Welcome to Braggsville, a current novel by T. Geronimo Johnson, has some distinctive thematic similarities to Go Set A Watchman. Protagonist D’aron Davenport, a white boy from Braggsville, Georgia (population 712), finds his ticket to freedom and intellectual growth in college at UC-Berkeley. Like Jean Louise Finch, he learns that you can never really go home again. When he and his three closest friends from Berkeley attempt to stage a “performative intervention” during the town’s annual Civil War Reenactment, things take a terrible turn. The story is very suspenseful, but Johnson’s language can become distracting. His characters often speak in verbal fireworks and sometimes end up sounding too much like each other. That being said, it’s still an impressive and thoughtful work, with plenty to think about or discuss. From the New York Times: “Organic, plucky, smart, “Welcome to Braggsville” is the funniest sendup of identity politics, the academy and white racial anxiety to hit the scene in years. Recent racial satires like the film “Dear White People” or Tom Wolfe’s novel “Back to Blood” fumble to light dead fuses, poke around in long-abandoned attics or simply shoot blanks; they lack a true understanding of where America’s many racial conundrums actually lie. Johnson, by contrast, knows just which dark corners to expose, which cultural buttons to push, which ironies to illuminate and how to whirl an affecting yarn all the while.”
And now, to my favorite of the lot: The Color of Water, by James McBride, published in 1996. James McBride (born 1957) is the 8th of 12 children of Ruth McBride Jordan. For most of his childhood in the projects in New York, McBride knew that his family was different. No one else had a mother who looked like his. For that matter, no one had a mother who acted like his! She was fierce about education, respectful behavior, and Jesus Christ, but eccentric on meals and home management, with the household in a constant state of disorder verging on chaos. McBride as he grew up tried desperately to understand how his family came to be, but his mother always dodged questions about her past. Finally, once all of the children were launched – a series of stunning educational success stories – McBride convinced his mother to let him interview her about her past. He expected this process to last six months; instead, it took eight years. The memoir that results from these interviews is one of the most remarkable, compassionate, mind-bending works I’ve ever read. James tells the story of his life and his mother’s in alternate chapters, in his words and in hers. His persistence and imaginative effort in attempting to understand the deepest of truths about his mother is beyond compare.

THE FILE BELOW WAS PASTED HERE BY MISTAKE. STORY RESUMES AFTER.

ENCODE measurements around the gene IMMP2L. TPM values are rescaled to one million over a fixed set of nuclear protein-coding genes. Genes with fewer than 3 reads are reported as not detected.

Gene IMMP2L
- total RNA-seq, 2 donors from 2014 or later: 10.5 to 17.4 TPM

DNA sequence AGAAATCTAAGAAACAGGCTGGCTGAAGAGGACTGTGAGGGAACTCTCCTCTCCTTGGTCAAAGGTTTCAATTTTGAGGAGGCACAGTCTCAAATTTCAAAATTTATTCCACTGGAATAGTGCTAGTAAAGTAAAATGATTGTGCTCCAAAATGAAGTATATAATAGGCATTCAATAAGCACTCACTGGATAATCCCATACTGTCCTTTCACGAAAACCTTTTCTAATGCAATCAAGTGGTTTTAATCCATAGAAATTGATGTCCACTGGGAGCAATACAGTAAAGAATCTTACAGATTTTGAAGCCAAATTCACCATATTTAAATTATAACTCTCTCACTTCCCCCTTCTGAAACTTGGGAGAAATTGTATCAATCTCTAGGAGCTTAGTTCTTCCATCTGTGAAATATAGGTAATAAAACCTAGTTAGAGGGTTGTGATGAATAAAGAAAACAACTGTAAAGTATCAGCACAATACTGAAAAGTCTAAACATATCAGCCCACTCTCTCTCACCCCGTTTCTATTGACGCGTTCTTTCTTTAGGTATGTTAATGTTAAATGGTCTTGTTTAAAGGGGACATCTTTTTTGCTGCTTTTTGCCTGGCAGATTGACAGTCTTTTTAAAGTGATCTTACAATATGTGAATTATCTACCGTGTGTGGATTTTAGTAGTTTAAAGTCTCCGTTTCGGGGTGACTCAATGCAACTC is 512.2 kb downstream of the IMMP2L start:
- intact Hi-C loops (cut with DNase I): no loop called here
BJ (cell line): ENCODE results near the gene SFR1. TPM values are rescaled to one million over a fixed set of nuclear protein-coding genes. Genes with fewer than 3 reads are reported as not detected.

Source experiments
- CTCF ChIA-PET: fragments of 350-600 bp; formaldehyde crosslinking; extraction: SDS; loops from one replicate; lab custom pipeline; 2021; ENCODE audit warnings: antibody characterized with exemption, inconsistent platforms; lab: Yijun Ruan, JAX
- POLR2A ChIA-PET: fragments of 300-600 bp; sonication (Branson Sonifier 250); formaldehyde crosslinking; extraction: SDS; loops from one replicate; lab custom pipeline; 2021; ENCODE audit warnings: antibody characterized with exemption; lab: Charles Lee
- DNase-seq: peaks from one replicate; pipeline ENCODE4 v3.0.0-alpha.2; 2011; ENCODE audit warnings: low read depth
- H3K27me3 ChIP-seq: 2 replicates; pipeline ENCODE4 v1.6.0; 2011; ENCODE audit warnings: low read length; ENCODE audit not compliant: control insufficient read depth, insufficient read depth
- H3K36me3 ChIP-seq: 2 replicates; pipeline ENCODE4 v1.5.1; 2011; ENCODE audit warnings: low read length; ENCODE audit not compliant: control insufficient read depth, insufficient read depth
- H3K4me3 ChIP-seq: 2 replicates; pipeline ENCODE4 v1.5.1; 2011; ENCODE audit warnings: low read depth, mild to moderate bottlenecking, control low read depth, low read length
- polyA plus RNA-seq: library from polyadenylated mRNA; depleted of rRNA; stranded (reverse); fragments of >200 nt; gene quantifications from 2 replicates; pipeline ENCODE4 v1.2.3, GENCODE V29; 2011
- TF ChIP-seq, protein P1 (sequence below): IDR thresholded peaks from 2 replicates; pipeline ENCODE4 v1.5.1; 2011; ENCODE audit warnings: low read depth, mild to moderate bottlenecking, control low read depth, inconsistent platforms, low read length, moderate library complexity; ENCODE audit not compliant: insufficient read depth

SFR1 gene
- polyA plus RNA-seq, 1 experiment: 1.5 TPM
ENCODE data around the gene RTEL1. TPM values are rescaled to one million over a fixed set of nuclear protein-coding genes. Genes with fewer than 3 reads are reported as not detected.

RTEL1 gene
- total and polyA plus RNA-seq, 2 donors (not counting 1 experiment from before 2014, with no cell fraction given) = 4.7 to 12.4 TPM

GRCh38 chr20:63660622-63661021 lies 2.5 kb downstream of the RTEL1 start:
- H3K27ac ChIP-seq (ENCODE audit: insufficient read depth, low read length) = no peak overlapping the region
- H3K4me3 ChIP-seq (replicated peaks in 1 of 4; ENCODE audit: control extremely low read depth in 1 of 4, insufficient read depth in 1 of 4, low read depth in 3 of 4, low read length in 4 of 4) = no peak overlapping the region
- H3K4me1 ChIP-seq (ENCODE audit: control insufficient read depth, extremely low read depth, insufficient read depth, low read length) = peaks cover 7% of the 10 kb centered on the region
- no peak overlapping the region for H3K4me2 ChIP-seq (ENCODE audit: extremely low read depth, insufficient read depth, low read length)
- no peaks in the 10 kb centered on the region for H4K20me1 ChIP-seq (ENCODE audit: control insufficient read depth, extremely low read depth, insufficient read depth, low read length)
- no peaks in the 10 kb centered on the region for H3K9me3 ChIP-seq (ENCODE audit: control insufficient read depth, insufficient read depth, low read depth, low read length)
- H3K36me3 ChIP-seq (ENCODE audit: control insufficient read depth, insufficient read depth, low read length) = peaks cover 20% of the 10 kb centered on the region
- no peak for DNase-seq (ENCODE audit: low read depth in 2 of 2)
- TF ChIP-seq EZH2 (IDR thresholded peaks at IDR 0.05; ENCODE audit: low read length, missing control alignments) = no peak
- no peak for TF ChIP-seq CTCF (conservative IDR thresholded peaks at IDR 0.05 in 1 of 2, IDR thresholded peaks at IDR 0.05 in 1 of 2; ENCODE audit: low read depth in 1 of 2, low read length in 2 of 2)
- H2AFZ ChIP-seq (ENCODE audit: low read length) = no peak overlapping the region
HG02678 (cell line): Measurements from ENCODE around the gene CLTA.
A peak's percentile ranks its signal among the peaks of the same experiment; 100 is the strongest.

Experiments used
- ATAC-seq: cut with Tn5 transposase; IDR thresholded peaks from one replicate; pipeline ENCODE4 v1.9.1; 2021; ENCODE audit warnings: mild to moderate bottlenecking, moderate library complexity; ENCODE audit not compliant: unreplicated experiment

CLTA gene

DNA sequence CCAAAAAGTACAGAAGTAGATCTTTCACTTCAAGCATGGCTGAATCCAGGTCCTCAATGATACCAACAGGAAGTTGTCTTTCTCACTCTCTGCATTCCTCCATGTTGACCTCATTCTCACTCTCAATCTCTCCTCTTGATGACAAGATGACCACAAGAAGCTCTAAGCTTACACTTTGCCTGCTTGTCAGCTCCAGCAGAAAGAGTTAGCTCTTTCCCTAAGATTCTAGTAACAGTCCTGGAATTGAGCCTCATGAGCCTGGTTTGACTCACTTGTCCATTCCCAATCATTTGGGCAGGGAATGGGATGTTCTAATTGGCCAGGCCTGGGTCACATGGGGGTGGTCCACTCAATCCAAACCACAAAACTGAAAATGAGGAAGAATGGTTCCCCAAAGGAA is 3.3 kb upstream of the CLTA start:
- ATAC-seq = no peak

Ruchel Zylska was born to an Orthodox Jewish family in Poland in 1921. Her parents, moving to America several years later, changed the family name to Shilsky and settled in Suffolk, Virginia. There, her father opened a dry goods store in the black section of town, charging predatory prices, and ruled their home with an iron fist. Ruchel, calling herself Ruth, eventually escaped the abusive home to New York. Her family said kaddish and sat shiva for her: she was dead to them. When she became involved with the man who would become James’ father, she was introduced to Christianity and dove in deep. Her faith would sustain her forever after. The Color of Water is James McBride’s story – yes – but to my mind it is most powerfully his attempt to understand his mother and a testament to the power of God’s love at work in the world.
* * *
The Nashville Public Library has recently re-launched an annual book club/panel discussion for members of the Carnegie Society, this year headed up by Kate Satz and Jessica Viner. If you love books and libraries, please consider joining!
To Alice Randall, Margaret Renkl, and Sean Kinch: Please forgive me for the barebones summary of our discussion!
* * *
Don’t miss the chance to hear James McBride talk about The Color of Water at the Nashville Reads finale on Monday, May 9th:
Monday, May 9, 6:15 PM
Main Library, downtown
Join author James McBride for a presentation and book signing, including a special performance by the Rod McGaha Quartet. McBride is the author of this year’s Nashville Reads selection, The Color of Water: A Black Man’s Tribute to His White Mother.
Presented in conjunction with Conversations @ NPL, which aims to stimulate public dialogue surrounding current issues that shape all facets of American history and culture.
Nashville Reads is a partnership among Nashville Public Library, Nashville Public Library Foundation, Mayor’s Office, Parnassus Books, Humanities Tennessee, and BookPage.
* * *
April is a “hair on fire” month courtesy of wordsmith and friend Amy Norton. Yes it is. And here comes May.